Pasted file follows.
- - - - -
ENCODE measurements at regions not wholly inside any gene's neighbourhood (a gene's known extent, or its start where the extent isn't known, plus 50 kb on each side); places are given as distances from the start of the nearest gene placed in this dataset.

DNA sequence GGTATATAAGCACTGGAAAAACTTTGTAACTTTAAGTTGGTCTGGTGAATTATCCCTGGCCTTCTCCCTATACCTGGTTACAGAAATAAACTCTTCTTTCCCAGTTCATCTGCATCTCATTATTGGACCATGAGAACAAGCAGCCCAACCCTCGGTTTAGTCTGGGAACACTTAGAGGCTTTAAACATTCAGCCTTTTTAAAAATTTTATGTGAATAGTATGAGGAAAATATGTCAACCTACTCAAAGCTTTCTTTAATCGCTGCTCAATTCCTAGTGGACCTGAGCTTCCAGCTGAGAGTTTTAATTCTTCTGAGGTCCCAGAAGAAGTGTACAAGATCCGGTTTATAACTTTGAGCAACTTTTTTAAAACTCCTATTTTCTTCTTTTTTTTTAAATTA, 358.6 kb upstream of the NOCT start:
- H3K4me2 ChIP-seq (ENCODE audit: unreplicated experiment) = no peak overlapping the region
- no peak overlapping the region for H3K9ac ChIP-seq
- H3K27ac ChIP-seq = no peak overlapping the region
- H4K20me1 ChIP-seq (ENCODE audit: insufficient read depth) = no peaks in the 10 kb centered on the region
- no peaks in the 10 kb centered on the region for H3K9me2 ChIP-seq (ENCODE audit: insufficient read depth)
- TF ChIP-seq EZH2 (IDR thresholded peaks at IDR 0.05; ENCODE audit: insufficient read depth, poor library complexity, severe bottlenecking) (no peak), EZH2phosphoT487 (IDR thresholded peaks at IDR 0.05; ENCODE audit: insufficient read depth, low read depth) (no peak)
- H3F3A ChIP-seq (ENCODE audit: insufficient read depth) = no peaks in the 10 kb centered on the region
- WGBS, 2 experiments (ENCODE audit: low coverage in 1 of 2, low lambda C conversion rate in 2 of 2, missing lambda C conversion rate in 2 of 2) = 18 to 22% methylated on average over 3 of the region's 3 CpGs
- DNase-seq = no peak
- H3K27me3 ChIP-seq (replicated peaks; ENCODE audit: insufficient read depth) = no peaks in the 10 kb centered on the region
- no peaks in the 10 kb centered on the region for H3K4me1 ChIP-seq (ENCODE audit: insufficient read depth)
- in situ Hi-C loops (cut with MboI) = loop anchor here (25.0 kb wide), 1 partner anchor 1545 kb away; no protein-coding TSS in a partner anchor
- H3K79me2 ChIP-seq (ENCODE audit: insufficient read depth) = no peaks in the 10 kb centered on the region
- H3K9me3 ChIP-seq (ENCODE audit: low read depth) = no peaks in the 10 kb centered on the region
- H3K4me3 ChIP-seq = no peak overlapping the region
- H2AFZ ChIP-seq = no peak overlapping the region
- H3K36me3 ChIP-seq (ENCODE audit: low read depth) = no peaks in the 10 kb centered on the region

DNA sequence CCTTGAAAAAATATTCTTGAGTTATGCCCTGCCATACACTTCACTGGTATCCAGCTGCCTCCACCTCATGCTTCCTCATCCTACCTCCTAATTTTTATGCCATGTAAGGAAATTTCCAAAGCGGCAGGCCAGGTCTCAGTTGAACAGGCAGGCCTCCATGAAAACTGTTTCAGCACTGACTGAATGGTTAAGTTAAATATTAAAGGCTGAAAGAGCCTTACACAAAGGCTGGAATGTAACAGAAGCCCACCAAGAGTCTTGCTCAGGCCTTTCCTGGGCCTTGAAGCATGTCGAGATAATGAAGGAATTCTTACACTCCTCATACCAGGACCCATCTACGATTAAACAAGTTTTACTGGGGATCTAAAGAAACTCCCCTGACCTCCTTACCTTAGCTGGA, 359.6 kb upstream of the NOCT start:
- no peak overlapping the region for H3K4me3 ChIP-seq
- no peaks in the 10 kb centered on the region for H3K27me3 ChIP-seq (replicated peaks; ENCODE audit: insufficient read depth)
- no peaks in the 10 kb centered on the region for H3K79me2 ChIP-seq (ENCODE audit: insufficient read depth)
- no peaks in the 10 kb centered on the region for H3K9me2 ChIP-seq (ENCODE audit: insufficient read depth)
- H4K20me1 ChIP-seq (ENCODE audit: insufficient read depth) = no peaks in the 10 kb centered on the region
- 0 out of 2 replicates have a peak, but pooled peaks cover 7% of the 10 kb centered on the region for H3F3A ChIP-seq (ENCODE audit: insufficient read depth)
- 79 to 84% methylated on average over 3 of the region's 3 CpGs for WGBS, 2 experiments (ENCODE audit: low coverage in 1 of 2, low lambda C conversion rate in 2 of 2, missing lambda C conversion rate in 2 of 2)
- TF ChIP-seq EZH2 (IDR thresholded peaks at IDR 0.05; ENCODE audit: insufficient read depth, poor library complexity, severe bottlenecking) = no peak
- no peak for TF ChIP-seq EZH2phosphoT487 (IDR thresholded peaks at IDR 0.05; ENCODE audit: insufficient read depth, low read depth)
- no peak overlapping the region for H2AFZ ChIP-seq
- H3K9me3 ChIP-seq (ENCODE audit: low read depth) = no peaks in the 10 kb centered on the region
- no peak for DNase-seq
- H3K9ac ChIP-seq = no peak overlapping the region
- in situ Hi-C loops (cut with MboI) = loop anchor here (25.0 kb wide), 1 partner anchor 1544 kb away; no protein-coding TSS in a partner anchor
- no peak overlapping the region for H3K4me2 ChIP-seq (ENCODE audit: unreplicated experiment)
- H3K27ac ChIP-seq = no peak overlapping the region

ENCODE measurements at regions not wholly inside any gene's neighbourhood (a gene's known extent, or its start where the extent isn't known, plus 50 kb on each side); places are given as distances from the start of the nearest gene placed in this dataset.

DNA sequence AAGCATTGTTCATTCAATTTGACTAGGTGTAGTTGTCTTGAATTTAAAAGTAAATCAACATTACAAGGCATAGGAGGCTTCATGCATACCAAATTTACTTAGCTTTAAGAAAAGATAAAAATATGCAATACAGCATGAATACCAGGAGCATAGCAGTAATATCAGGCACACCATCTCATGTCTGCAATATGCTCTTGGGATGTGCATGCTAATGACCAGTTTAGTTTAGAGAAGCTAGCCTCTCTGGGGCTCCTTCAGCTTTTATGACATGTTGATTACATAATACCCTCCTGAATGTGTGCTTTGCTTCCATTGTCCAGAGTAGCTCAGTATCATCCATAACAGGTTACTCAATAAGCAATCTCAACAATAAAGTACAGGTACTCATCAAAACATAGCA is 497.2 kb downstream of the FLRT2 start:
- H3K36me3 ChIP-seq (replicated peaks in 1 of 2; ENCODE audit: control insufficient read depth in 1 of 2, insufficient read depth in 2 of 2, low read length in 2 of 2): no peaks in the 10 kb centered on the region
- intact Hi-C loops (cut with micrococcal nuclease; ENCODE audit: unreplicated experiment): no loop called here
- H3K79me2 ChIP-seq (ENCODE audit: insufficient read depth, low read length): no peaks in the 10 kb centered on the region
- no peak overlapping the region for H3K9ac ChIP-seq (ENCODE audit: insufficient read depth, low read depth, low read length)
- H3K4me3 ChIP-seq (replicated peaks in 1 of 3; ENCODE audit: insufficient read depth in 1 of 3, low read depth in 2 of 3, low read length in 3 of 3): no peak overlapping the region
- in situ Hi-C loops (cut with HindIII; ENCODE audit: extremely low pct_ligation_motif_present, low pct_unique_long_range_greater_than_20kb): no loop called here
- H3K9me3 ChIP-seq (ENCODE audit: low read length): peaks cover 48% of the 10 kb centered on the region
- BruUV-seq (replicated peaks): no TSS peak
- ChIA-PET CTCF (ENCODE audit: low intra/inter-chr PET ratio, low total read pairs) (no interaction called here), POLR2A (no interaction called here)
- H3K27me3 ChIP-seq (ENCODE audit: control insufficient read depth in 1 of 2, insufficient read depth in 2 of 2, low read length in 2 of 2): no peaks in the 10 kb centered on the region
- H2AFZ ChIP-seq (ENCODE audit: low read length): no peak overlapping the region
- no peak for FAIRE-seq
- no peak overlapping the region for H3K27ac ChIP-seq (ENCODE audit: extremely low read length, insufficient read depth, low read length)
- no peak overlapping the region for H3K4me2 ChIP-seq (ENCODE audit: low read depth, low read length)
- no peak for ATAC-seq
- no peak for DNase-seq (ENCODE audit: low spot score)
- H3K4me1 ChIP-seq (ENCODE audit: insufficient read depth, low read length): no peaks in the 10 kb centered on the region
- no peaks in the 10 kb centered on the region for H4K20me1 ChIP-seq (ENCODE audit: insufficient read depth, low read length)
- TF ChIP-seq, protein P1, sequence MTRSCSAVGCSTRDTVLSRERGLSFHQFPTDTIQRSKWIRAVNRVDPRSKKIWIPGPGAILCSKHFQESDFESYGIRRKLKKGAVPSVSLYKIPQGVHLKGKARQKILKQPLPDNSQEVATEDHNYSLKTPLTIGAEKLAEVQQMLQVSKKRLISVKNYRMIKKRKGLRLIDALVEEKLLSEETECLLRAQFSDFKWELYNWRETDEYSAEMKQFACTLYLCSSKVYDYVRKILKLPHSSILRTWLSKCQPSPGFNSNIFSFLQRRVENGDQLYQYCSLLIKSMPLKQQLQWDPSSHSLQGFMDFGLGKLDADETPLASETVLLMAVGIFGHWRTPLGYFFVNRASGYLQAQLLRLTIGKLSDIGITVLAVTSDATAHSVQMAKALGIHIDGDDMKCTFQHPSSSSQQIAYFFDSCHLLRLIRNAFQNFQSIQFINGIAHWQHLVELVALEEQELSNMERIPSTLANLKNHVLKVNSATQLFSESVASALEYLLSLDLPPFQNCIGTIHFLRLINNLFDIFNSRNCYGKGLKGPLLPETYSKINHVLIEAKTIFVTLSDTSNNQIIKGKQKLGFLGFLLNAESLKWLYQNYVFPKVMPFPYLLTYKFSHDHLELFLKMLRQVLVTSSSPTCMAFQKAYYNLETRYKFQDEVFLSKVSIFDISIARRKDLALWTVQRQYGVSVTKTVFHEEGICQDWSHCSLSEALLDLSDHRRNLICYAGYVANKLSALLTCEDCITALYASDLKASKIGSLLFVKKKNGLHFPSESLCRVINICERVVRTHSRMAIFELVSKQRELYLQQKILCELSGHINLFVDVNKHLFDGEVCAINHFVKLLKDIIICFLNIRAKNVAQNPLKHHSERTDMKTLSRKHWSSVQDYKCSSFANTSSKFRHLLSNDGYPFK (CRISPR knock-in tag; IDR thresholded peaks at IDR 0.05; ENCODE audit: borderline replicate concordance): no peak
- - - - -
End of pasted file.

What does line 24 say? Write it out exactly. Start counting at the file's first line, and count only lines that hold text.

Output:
- no peaks in the 10 kb centered on the region for H3K9me2 ChIP-seq (ENCODE audit: insufficient read depth)